Cyber-crime coverage is an important piece of a cyber insurance policy as it covers extortion demands resulting from a ransomware attack, phishing, funds transfer fraud, and social engineering. A ransomware attack occurs when hackers breach software, encrypt information/data, and hold it captive until the victim pays a fee. They often result in system downtime.
Ransomware attacks have spiked recently, not least of all due to the pandemic which drove so many people to work remotely, away from the safety of the corporate network. 2020 saw 65,000 attacks alone! It may feel like a victory when an organization can resume operations in the face of an attack, but you may still be at risk of extortion if the hackers have your data in their possession.
Cyber insurance is similar to property insurance as they both protect assets. If your building, a physical asset, burns down, property insurance provides business income and extra expense coverage until your building is repaired and operational.
The same logic applies to business interruption coverage on the cyber insurance policy for a digital asset. When your network goes down due to a cyber incident, your operations, and subsequently your ability to generate revenue, are impacted. Basic cyber insurance will offer financial support until operations are resumed during a cyber incident, but broader policies protect against other incidents that result from less nefarious issues. For example, a broader policy will provide assistance when you experience a generic network failure or if a partner, like a cloud service provider, has a problem that in turn creates downtime for your organization.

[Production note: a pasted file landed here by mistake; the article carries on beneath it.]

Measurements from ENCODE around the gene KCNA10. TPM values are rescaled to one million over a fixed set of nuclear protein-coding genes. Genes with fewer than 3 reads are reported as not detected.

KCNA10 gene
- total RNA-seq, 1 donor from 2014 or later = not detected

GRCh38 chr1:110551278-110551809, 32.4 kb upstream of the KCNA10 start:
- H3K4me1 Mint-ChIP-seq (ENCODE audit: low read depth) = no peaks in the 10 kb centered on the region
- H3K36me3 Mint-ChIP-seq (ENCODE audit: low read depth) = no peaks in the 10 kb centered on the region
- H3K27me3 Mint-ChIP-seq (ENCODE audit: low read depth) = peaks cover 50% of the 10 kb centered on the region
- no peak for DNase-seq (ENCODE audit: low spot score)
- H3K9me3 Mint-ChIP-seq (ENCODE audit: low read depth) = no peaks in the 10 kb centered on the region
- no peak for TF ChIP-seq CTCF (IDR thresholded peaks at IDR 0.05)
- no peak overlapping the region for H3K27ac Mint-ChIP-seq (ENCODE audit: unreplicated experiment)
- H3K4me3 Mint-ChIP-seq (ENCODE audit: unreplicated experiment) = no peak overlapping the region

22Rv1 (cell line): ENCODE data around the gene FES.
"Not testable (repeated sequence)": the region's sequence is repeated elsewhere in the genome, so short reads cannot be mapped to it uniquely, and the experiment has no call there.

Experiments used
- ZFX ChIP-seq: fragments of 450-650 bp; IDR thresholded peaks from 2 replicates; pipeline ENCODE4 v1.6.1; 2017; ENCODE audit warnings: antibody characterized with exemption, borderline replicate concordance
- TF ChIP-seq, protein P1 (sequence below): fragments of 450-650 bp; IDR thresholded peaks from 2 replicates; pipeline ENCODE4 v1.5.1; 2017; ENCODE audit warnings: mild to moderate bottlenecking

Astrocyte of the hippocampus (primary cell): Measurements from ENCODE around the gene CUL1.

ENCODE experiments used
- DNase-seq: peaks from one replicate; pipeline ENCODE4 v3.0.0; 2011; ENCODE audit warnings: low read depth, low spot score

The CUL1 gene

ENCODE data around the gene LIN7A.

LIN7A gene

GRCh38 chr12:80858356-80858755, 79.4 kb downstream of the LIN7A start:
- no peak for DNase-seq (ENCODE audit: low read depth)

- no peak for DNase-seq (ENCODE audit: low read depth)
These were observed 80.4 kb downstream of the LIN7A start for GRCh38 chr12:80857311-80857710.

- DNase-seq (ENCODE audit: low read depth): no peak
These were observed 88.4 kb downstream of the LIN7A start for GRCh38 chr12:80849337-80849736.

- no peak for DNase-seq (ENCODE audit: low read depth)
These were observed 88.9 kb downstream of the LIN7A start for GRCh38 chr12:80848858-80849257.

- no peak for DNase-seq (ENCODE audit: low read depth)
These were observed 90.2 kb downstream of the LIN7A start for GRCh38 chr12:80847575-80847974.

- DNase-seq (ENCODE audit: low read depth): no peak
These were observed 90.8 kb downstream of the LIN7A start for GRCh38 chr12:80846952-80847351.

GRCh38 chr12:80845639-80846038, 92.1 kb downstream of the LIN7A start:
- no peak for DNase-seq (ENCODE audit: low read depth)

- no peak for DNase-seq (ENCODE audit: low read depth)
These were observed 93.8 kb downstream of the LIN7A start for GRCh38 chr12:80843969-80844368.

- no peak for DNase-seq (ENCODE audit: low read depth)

Broader policies will also provide revenue compensation for reputational harm resulting from a cyber incident after operations are restored. Reputational harm may seem to be a small risk, but it should not be taken lightly. In a recent survey by the Cyber and Privacy Institute, 87% of consumers said they would take their business elsewhere in the event of a data breach.
First and Third-Party Coverages
Cyber Insurance is unique relative to other types of insurance in that it includes both First and Third-Party coverages. First party coverages are for those damages that you incur as an organization (the Incident Response, Cyber Crime, and Business Interruption). Third party coverages are included as well, covering not only the Regulatory liability aspect, but also in the event you are responsible for causing a cyber incident to another organization and are liable to indemnify them for your negligence or error. This also includes identity theft damages that an individual may incur as a result of your data breach.
Cybercriminal activity is here to stay, but fortunately so are we! Cyber brokers like the team here at JKJ work tirelessly to monitor and manage the increasingly sophisticated hacking technologies and tactics that pose risks to your business. Our goal is to provide comprehensive cyber insurance protection, aligned to the risk profile of your organization.